My Second Column For Cartoonists Northwest – Where Do You Get Your Ideas

Cartoonists Northwest logoOne of the most frequent questions any creator, whether writer, artist, or cartoonist, is where do you get your ideas. Many creators, unsurprisingly, give many different answers.

Some creators respond philosophically or with profound insight, or maybe even with something about tapping into the creative flow. The rest of us tend to be a bit more snarky when we answer this question. We might say the ideas come from someplace (Albuquerque), or respond with a pithy statement that we hope is witty (my favorite is “a bottle of Jack Daniels and a very cruel god”)

But ultimately the come to the biggest secret among creatives: we really don’t know.

We do what we can to contact the muse (sometimes literally; hoping for a placebo effect I’ve considered making a small shrine more then once). Sometimes these techniques even work, but this leads to a secret we might acknowledge to nearly everyone.

We really don’t have the time.

Seeking inspiration is great, but we have deadlines and we need to come up with ideas as fast as possible – if the idea doesn’t come to you have to find a way to go get one (or, in this modern age, find it on the internet).

Ultimately getting ideas is a discipline, and just like any other discipline it gets easier with repetition…just like doing pushups, or jogging. Maintaining the analogy, there are a lot of exercises you can do to get your creativity working for you. One approach for a cartoonist is a sketch challenge (such as “Inktober”). The format is to do one drawing a day, usually based on a theme, for a week or a month (though I have benefited from a two month focus on Mother Goose). One trick for making this work for you is to make them as random as possible, perhaps literally picking an idea from a hat (dice can be used too). This way you don’t know in advance what you have to draw and “communing with the muse” or waiting for inspiration isn’t going to help you. It may feel like an uphill climb, but it works.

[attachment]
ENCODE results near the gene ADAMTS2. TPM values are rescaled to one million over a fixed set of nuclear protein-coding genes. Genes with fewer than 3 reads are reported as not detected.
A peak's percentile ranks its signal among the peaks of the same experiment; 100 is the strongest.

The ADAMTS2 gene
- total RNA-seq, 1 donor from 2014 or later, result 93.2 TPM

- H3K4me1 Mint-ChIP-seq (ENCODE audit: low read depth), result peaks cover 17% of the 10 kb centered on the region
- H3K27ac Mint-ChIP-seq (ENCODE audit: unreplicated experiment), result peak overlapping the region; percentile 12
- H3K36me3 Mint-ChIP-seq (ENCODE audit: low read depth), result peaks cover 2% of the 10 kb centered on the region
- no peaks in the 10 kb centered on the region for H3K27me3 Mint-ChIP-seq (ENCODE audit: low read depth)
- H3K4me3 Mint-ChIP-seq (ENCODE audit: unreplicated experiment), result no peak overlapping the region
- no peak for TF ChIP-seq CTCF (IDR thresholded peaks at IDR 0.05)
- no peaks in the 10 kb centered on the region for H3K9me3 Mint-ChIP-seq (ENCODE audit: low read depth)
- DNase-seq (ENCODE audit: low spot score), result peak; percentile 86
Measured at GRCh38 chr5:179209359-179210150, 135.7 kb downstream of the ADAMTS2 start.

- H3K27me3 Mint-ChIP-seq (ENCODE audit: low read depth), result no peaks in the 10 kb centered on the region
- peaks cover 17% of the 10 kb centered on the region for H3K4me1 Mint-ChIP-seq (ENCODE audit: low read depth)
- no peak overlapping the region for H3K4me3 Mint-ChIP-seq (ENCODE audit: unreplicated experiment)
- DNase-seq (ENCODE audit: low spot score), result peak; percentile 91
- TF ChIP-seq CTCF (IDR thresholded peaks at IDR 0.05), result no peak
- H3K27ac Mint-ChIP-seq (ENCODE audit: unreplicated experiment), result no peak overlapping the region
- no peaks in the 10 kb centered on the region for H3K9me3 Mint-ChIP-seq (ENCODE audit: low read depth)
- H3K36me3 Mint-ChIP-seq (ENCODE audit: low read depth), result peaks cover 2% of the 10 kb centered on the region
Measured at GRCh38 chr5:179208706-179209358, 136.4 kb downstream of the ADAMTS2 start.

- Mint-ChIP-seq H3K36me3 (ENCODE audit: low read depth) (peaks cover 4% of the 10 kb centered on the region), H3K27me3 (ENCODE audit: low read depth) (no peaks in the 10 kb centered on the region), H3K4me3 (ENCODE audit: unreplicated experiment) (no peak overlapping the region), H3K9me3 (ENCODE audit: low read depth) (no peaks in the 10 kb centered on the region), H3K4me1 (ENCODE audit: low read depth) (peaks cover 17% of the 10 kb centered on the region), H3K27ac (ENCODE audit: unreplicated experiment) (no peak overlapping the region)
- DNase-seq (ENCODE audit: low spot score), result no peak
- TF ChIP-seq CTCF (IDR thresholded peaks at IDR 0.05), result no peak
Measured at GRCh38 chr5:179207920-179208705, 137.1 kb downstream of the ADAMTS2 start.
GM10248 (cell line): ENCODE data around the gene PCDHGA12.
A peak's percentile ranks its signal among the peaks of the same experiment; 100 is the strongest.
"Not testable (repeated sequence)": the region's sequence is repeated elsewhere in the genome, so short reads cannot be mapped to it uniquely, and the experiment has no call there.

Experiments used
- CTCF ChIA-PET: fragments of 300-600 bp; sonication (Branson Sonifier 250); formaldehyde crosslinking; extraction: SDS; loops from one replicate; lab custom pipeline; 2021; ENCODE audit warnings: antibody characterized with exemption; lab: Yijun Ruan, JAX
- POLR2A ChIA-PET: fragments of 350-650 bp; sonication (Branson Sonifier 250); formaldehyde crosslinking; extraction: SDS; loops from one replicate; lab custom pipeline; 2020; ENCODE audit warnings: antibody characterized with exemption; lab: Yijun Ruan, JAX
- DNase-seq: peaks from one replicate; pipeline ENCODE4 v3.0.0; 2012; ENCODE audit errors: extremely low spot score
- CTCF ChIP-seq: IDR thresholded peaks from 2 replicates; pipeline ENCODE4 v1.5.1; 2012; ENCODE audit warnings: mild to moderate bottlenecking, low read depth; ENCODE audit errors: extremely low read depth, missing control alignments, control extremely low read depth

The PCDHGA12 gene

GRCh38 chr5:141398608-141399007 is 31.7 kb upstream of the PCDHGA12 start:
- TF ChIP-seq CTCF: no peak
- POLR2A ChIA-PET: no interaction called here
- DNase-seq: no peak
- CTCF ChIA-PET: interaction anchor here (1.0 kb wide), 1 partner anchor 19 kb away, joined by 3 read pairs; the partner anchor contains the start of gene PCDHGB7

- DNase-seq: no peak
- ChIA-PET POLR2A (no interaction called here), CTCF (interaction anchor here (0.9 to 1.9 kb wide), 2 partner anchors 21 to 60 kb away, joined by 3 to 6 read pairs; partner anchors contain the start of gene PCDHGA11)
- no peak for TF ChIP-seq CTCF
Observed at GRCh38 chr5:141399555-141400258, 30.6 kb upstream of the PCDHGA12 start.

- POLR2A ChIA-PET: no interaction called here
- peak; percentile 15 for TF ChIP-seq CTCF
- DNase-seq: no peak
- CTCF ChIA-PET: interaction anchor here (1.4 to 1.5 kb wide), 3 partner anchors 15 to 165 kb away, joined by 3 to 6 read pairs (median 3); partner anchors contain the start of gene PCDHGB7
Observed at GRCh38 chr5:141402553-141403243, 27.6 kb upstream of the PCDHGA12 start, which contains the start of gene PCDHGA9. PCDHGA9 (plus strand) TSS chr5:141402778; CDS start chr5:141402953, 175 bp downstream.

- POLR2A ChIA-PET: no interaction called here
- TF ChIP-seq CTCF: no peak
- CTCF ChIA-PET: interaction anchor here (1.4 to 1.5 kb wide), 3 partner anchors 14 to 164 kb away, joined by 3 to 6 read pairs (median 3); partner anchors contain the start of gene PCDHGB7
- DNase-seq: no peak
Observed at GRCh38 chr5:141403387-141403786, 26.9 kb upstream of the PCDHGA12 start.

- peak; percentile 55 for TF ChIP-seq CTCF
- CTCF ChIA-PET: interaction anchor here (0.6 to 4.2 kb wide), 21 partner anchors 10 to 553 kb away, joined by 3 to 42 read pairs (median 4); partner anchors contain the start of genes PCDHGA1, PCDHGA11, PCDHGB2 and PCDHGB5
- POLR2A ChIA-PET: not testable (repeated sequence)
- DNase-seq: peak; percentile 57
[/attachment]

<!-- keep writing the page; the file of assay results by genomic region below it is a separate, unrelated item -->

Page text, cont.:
There are lots of other exercises and games that you can try to help with ‘creativity when you need it’, and I’m happy to announce we’re going to be trying out a lot of them at our February meeting.

Can’t wait to see you all there!

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